Futurized - thought leadership on the future
Two Author-Podcasters Discuss Tech

Two Author-Podcasters Discuss Tech

April 27, 2021

Peter High, President of Metis Strategy, Host of Technovation podcast, and 3x author, interviewed by host Trond Arne Undheim, futurist and author. 

In this conversation, we talk about how Peter High came to host of The Technovation podcast (2008-) and get into Enterprise IT. How Trond Undheim came to host the Futurized podcast (2020-). We discuss the new book by Peter High: Getting to Nimble--a framework and best practices companies can use to transform their people practices, processes, technologies, ecosystems, and strategies for the digital era (2021). We also discuss a new book by Trond Undheim: Future Tech: How to Capture Value from Disruptive Industry Trends (2021), which contains case studies of how to apply the forces of disruption framework and its components: tech, regulation, business models, social dynamics. Peter shares his secrets of podcasting: a podcast is an album--greatest hits get pulled through columns, books, speeches and combos. Finally, we discuss the future of enterprise & IT.

Having listened to this episode, check out Getting to Nimble, Future Tech, the Technovation and Futurized podcasts, as well as Peter High and Trond Undheim's online profiles:

Trond Undheim: "My takeaway is that there is significant value in having frameworks to guide our thinking on change in organizations, business and society in the digital era. Where Peter focuses on the transformation of people, practices, processes, technologies, ecosystems, and strategies in his book Getting to Nimble, I focus on five components: tech, regulation, business models, social dynamics, and the environment in my book Future Tech--and indeed in this podcast, Futurized. As Peter and I discovered, there's significant overlap in our perspectives but we also come from very different places. Peter's audience is CIOs, my audience is broader, which makes him the smarter one in terms of targeting. I'm not sure who of us gets to have more fun, but I thoroughly enjoyed talking to Peter. One should be very fortunate to work with him, I think."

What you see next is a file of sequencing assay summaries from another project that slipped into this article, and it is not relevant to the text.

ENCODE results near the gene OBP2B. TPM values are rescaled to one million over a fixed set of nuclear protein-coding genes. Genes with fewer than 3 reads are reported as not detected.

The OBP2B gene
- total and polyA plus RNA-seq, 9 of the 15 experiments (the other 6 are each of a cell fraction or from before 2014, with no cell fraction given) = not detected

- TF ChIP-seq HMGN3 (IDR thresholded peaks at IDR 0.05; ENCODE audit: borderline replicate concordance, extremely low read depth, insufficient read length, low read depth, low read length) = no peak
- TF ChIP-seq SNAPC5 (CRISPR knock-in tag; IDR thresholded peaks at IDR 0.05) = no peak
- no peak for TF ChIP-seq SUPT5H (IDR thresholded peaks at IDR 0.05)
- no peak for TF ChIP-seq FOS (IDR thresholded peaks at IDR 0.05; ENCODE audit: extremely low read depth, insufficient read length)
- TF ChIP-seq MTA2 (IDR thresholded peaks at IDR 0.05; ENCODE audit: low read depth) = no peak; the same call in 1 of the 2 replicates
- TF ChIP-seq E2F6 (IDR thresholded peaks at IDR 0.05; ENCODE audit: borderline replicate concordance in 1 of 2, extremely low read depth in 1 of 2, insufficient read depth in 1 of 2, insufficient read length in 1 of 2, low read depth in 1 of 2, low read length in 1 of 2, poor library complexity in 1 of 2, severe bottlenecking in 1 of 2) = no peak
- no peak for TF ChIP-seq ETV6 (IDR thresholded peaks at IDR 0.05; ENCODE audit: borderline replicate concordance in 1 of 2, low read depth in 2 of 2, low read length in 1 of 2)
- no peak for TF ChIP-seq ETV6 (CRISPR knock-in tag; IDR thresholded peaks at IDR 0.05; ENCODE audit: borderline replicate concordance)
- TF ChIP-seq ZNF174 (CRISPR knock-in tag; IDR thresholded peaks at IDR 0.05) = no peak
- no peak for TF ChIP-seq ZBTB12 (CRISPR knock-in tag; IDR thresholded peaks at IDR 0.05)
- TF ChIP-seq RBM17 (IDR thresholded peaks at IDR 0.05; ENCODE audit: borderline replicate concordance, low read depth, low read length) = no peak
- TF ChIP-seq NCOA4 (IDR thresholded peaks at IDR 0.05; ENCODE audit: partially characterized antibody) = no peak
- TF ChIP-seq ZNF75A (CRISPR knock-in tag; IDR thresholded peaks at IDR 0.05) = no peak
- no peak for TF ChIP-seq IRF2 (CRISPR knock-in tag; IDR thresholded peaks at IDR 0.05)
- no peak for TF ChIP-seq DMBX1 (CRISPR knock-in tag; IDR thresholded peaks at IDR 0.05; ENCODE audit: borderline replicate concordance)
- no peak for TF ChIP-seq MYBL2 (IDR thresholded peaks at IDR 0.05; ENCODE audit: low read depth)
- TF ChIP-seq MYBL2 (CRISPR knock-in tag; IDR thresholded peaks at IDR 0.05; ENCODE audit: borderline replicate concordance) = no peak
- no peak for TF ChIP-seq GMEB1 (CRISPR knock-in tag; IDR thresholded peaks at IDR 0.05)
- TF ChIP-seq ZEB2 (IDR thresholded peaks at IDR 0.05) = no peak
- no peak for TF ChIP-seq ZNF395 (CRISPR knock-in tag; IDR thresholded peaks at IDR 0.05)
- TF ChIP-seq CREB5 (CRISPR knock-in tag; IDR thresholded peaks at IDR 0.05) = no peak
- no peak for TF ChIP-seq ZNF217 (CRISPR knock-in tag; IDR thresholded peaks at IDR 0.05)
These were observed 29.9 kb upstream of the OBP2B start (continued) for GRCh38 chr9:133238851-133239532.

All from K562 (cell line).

Thanks for listening. If you liked the show, subscribe at Futurized.org or in your preferred podcast player, and rate us with five stars.

If you like this topic, you may enjoy other episodes of Futurized, such as episode 49 on Living the Future of Work, episode 41 The Future of Work, or episode 41 The Future of Industrial Operations.

Workforce, Humanity, and Future Tech

Workforce, Humanity, and Future Tech

April 20, 2021

Alexandra Levit, 8x author, speaker, and career expert, interviewed by Trond Undheim, futurist and author.